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I opt for fouga, a pilaf redolent of fragrant spices and basmati rice mined with meat falling-off-the-bone. Desserts like louqmat (sweet deep fried dough balls) and balaleet, a sweet vermicelli flecked with cinnamon, cardamom and nuts, conclude the decadent meal. The sugar rush leaves me drugged with happiness, but thankfully the piping hot Sulaimani chai revs up my comatose body back into action.

Post meal I saunter around the Creek among its shaded alleyways and between the coral and gypsum wind-tower buildings. I next hop onto an abra for a cruise across the creek to complete my Emirati cultural immersion. 

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The next day, at the Dubai Miracle Garden, I tried more local food. This is the world's largest natural flower garden where a breathtaking sight of over 150 million flowers in full bloom create a Bollywoodian landscape. The 72,000-sq-m paradise has bloomed into one of the region’s most picturesque, fragrant destinations attracting fans and film crews alike. 

The floral wonder is peppered with famous buildings and structures transformed into multi-hued flower exhibits. I amble down its heart-shaped pathways and wander amid petal-powered castles, illuminated landscapes and full-size houses. The two-hour long activity whets my appetite.    

The garden has its own food outlets that offer a variety of dining options. At one kiosk, I order dolma, grape leaves bursting with a mixture of rice, vegetables, pine nuts and raisins, flavoured with mint and spices. I also try mutabbal, a smoky eggplant dip, blended with tahini, garlic, and lemon juice and garnished with pomegranate seeds. 

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On the final day of my visit I hear a buzz of a possible Shah Rukh Khan visit to one of his favourite restaurants in the city -- the Michelin Guide-endorsed Ce la Vie restaurant. I scramble to get a table and can’t believe my luck when I actually do ensnare one. Located on the 54th floor of Sky View Hotel on Sheikh Mohammed bin Rashid Boulevard, the buzzy eatery, always packed with high profile punters, overlooks a breathtaking panoramic expanse of the city. The food – no less inspired -- is premised on the region’s creative legacy and deeply rooted in local artistic influences.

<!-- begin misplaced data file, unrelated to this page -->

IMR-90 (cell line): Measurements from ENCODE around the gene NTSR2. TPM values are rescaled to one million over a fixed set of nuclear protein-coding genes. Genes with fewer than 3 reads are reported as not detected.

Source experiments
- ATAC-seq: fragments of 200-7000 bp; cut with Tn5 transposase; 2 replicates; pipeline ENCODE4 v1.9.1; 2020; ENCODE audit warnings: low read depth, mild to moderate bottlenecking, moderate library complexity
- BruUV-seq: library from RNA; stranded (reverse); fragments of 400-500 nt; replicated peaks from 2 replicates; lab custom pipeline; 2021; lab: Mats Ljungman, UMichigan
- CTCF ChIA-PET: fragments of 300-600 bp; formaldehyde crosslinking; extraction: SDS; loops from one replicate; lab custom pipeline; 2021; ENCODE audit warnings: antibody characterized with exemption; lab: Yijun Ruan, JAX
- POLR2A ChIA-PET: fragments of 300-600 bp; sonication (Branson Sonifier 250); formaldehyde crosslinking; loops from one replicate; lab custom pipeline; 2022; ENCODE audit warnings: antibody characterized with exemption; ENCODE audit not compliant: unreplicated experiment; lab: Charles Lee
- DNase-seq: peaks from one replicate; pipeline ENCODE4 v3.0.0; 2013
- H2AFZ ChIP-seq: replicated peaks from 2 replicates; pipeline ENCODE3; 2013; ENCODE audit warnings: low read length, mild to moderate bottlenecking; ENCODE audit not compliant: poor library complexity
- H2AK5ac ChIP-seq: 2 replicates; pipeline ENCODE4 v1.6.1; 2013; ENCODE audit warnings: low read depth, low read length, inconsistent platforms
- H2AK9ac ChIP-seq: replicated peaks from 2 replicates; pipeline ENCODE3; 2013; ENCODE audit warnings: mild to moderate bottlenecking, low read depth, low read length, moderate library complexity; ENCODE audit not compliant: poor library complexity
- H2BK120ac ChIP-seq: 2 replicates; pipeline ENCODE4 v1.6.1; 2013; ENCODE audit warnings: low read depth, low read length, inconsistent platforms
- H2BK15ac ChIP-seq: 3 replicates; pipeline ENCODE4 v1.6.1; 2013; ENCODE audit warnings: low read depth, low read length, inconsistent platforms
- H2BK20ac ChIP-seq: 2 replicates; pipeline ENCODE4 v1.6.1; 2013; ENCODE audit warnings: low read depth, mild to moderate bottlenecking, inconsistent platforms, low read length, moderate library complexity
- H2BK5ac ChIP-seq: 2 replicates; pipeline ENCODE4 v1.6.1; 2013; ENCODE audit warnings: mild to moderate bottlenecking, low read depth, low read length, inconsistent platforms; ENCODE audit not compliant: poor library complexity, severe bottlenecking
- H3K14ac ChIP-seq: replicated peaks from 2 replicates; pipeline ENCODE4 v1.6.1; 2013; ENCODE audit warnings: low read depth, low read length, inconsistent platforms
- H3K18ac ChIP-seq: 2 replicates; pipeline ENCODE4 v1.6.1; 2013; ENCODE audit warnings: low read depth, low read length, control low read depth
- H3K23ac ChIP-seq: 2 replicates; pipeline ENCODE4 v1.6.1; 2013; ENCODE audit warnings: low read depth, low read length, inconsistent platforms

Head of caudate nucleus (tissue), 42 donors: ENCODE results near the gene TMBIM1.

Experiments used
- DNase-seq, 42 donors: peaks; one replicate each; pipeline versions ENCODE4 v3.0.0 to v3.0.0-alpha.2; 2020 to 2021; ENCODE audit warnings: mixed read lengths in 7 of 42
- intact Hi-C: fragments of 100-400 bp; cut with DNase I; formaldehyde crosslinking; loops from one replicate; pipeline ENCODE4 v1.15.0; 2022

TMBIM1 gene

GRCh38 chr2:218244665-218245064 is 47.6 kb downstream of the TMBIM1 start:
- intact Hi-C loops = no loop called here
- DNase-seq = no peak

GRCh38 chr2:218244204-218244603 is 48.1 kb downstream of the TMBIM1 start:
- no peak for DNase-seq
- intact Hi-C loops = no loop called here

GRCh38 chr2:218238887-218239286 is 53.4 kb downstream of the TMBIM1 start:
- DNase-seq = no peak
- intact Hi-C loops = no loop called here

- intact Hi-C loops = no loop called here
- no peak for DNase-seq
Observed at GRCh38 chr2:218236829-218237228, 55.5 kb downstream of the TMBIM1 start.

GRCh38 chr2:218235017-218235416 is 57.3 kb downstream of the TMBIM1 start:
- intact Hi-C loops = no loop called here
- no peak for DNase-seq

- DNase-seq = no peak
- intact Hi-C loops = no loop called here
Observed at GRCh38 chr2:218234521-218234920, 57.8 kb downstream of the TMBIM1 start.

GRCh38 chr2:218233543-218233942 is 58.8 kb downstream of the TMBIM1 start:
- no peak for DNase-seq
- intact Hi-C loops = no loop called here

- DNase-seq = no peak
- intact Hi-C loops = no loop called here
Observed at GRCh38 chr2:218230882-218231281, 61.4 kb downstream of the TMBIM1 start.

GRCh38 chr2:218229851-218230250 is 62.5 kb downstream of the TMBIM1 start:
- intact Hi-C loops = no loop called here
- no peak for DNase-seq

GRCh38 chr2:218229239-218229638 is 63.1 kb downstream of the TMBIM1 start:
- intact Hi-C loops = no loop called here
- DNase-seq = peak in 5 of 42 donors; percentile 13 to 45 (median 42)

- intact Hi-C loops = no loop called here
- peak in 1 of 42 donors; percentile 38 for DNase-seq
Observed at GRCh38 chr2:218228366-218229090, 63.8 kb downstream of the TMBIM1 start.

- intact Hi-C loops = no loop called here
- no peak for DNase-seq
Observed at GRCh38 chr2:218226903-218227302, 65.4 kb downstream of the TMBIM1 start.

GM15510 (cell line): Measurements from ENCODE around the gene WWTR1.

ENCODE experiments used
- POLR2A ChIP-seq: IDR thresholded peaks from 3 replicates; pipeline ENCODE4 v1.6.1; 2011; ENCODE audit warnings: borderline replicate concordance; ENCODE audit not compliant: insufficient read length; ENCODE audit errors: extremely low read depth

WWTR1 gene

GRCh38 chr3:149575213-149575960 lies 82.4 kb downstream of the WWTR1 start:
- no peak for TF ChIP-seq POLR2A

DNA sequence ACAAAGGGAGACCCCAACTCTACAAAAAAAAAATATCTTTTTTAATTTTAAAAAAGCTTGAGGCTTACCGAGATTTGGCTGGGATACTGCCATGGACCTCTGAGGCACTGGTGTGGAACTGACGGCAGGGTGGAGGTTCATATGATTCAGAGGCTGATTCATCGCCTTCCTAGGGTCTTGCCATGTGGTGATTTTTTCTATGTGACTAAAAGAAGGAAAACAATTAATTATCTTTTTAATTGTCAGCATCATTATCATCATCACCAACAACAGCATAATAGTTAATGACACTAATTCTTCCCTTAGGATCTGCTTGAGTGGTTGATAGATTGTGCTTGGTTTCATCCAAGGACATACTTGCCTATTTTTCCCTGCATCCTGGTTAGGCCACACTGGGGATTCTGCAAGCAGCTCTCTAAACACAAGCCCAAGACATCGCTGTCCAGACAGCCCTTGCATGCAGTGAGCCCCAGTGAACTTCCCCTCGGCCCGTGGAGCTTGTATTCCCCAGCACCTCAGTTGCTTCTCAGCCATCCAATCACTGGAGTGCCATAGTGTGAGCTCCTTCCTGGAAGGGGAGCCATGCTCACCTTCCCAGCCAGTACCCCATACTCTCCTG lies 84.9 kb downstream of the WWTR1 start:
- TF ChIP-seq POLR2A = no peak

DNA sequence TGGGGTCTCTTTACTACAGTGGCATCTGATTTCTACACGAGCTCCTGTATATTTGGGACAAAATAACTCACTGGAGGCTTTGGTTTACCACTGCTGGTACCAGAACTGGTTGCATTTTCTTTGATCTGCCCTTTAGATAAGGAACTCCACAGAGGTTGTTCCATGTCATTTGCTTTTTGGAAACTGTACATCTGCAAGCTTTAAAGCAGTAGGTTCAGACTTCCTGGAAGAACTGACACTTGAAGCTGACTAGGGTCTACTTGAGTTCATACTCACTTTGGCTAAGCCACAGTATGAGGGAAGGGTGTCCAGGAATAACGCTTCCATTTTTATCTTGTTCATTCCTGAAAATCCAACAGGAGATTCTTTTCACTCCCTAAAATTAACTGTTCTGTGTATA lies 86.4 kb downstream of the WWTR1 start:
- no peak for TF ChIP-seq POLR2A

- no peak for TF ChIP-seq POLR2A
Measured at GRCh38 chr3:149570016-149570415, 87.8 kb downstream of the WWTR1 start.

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I start with a burrata salad that looks like a painting on a plate. The medley of leafy greens, sun dried tomatoes, slivers of fruit, pine nuts and sweet burrata create a party in my mouth.  Up next is a gossamer gold salmon steak served on a bed of tomato broth and crowned with a thin and crisp sourdough toast. The decadent dessert -- mango tiramisu – is so tasty, it vanishes from my plate sooner than I could utter Mohammed bin Rashid Al Maktoum.  And though the meal is more bohemian than Bedouin, and I don’t get to see Shah Rukh Khan either, it still offers me a taste of quintessential Dubai, a city that feeds its guests really well.

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Neeta Lal is a Delhi-based editor and journalist